Veteran jazz pianist Joe Sample, a founder and staple of the much-lauded innovative combo the (Jazz) Crusaders for four decades, takes a long overdue solo turn with a six-day gig at Gotham’s Blue Note.
Sample’s opening set featured selections from new Verve CD “Soul Shadows,” a collection of solo interpretations in tribute to big-band frontman, jazz pioneer and World War I vet James Reese English. Sample offered a much told but more likely an apocryphal vision of hoofer Bill “Bojangles” Robinson as drum major for English’s 369th regiment band in a victory parade down the Champs Elysees.
Focused on the formative music and groundbreaking composers of the ’20s and ’30s, Sample is a profoundly dedicated disciple of what jazz has left behind. As a historian he has mined the legacies of Harlem’s legendary ragtime composer and pianist James P. Johnson and Johnson’s formidable protégé Thomas “Fats” Waller.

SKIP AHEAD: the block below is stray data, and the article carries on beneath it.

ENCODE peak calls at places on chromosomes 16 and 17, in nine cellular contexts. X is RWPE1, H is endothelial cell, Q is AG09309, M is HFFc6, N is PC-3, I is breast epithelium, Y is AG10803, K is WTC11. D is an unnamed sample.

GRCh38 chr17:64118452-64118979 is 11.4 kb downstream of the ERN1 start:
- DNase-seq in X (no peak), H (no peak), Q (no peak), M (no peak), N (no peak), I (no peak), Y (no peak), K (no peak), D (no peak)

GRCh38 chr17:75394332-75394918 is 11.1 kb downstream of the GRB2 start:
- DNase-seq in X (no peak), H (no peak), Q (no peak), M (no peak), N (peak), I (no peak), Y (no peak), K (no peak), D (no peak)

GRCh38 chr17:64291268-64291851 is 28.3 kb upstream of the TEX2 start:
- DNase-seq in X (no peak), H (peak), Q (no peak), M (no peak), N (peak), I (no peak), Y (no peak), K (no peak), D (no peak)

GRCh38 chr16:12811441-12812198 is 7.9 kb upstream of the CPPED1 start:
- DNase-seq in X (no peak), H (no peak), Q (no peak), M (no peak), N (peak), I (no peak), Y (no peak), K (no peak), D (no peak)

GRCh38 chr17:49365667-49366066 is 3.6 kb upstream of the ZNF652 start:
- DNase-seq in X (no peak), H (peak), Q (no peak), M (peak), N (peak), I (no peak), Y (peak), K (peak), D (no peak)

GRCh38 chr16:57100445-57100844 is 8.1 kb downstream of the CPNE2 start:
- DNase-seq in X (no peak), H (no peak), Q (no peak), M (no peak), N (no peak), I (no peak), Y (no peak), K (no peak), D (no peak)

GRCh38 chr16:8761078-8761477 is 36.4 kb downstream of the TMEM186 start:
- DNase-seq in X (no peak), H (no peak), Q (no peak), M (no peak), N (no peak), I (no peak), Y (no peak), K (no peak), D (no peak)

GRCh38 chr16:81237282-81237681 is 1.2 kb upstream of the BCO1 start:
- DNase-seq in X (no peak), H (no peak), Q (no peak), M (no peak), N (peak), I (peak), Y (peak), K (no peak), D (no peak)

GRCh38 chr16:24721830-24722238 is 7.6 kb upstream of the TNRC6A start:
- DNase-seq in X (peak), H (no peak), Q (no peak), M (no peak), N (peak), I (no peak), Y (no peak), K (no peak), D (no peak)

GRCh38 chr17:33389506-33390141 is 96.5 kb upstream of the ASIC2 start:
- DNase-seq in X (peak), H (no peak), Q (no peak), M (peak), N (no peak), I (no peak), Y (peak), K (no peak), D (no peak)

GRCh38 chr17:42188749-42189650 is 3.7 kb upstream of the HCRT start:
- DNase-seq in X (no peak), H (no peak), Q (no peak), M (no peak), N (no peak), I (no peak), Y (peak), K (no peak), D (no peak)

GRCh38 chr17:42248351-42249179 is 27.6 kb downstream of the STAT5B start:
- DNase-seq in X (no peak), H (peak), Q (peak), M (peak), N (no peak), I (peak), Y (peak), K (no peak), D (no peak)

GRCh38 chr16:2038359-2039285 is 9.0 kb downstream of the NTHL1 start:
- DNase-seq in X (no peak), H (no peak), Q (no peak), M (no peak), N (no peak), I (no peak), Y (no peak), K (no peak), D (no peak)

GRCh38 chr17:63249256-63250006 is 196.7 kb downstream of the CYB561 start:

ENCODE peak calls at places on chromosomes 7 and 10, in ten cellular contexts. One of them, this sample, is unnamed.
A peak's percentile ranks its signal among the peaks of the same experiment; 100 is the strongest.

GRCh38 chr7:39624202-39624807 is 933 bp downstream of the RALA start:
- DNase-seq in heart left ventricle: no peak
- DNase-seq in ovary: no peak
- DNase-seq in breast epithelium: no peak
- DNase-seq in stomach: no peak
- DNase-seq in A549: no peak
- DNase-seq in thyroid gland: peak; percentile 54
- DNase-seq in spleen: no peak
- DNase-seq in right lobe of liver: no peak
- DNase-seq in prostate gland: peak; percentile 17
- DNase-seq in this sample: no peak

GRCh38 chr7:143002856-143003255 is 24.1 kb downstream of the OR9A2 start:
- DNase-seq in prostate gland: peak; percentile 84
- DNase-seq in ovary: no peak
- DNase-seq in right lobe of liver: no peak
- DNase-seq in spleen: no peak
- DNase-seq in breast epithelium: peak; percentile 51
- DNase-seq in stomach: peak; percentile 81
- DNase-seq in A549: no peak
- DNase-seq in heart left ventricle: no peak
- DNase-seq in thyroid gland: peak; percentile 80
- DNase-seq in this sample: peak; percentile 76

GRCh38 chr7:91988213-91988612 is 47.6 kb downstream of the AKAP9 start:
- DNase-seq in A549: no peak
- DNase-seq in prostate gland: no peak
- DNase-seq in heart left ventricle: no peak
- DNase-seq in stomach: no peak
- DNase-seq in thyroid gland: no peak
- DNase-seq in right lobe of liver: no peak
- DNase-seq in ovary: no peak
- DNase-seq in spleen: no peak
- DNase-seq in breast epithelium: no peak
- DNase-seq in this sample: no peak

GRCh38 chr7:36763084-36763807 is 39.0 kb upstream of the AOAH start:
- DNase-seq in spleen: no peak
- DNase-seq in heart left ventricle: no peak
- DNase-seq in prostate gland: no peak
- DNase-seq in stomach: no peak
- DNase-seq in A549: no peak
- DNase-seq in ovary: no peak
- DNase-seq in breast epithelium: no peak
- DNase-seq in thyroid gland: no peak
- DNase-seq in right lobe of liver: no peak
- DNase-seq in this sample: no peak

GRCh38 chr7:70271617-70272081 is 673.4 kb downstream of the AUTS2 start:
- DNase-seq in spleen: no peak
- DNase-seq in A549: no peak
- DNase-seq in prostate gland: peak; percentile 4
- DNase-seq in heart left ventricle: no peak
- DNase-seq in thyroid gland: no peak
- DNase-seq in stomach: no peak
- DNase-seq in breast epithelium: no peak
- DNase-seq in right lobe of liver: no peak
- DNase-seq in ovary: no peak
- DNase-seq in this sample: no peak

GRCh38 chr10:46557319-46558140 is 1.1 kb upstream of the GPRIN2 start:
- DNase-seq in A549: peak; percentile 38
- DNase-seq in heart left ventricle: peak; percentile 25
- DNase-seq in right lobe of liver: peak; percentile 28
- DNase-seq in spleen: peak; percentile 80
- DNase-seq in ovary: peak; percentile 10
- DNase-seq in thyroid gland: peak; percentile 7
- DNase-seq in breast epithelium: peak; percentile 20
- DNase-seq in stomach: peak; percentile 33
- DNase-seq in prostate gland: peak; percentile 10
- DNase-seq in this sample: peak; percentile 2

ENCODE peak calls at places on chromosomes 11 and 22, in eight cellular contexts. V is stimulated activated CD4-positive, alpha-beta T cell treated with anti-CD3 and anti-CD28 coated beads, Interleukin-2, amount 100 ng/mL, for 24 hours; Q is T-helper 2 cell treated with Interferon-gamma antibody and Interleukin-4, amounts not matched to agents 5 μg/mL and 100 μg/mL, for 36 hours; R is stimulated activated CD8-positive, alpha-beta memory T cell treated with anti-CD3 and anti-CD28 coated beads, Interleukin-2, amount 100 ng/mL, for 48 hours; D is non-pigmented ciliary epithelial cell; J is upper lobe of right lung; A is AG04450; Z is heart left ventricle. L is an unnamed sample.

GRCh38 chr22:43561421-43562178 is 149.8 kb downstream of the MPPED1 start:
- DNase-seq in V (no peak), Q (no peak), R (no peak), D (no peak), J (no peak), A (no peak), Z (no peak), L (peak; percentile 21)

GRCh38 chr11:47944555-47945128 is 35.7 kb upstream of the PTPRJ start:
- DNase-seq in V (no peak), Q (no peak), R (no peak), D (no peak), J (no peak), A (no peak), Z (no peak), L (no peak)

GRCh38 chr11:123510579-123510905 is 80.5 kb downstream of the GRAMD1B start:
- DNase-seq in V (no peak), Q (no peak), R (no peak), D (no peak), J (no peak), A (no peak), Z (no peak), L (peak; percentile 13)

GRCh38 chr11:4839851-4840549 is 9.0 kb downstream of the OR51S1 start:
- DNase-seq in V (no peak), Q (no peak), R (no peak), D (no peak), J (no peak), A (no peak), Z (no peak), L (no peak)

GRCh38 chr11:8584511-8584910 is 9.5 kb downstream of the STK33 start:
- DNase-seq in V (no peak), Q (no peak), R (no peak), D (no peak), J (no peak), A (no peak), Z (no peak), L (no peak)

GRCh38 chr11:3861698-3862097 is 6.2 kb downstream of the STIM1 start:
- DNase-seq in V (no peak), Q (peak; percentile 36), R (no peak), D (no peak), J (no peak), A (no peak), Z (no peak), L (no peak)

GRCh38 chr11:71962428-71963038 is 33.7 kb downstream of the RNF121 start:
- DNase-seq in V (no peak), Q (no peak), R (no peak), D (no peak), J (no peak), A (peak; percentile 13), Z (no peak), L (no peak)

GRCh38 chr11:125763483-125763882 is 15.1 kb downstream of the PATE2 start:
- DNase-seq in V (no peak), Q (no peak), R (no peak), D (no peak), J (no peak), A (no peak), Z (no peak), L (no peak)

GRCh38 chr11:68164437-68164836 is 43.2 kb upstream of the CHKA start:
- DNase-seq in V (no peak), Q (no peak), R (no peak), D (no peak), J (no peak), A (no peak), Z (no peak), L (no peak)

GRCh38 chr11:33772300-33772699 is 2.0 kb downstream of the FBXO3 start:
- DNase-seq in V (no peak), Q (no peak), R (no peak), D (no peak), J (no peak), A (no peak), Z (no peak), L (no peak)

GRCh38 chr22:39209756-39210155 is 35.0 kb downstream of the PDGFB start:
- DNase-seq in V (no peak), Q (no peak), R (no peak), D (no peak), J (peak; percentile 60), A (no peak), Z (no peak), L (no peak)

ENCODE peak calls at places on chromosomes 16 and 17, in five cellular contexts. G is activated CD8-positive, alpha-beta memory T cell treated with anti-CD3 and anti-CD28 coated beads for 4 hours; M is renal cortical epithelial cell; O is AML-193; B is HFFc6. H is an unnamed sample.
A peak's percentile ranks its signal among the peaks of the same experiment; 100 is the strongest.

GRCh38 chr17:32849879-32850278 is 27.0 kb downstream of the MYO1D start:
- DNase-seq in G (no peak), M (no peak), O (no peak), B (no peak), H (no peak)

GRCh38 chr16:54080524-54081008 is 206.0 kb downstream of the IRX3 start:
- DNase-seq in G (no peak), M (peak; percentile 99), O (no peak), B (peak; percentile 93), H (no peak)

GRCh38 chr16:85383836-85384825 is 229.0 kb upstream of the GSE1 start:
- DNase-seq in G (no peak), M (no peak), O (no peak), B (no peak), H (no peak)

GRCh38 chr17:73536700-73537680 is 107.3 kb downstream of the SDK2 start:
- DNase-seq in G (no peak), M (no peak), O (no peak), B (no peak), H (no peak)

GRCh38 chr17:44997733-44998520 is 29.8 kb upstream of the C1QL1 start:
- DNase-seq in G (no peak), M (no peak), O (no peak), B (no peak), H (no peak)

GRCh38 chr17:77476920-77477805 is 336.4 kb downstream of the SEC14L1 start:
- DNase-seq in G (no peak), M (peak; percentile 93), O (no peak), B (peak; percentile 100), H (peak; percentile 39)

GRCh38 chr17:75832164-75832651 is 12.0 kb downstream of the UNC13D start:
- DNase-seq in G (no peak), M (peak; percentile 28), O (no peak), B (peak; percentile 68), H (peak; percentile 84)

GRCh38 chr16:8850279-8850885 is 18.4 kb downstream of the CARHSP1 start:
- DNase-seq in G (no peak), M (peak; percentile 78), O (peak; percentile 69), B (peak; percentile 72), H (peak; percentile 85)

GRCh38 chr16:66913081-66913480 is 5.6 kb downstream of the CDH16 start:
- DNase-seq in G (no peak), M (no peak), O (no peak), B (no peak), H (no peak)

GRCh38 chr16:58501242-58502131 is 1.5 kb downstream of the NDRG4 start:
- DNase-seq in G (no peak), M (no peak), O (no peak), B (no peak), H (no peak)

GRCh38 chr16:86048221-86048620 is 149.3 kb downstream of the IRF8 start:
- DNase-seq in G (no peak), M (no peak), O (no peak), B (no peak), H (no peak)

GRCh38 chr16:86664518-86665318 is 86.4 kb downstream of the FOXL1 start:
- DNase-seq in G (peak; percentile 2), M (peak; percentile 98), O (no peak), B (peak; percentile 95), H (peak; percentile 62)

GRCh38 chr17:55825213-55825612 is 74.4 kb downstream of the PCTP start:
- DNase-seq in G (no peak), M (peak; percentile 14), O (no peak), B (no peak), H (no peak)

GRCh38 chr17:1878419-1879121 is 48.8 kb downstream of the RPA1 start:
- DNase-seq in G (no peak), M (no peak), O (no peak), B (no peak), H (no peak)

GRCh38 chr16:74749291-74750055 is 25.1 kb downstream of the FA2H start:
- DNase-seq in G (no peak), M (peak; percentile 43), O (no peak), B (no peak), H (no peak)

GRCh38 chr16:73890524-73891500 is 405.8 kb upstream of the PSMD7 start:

The sound of Harlem in the ’20s is recalled with “It’s a Sin to Tell a Lie,” a ditty actually from 1936 that roars and kicks with old-time ragtime flavor. It was followed by Waller’s enduring classic “Ain’t Misbehavin’.” The latter was played with a rare poetically layered approach, laced with a trenchant base and a melancholy lining. The unsung torchy lyrics came quickly spinning through one’s mind.
Sample recaptured Johnson’s legendary stride style on “Carolina Shout,” demonstrating the accustomed power and strength of the left hand, accented by a bright, nimble expression from the right.
For a dazzling finale, Sample played a tune one is unlikely to hear in a jazz mecca, the 1919 postwar song “How Ya Gonna Keep ’em Down on the Farm (After They’ve Seen Paree)?” The old novelty was not only an expression of exuberant joie de vivre, but an enlightening demonstration of the journey jazz has taken through the ages.
Joined by bassist Jay Anderson and drummer Adam Nussbaum, Sample took a more contemporary role with a poetic approach to Burt Bacharach’s “A House Is Not a Home,” a dancing “Texas Two Step” and a bluesy New Orleans voodoo grave dance called “X Marks the Spot.” Sample’s set offered a veritable quick study in the history of the jazz piano as expressed by a master of the form.
Sample swings west for concert stops including a Feb. 19 solo turn in Newark, Ohio.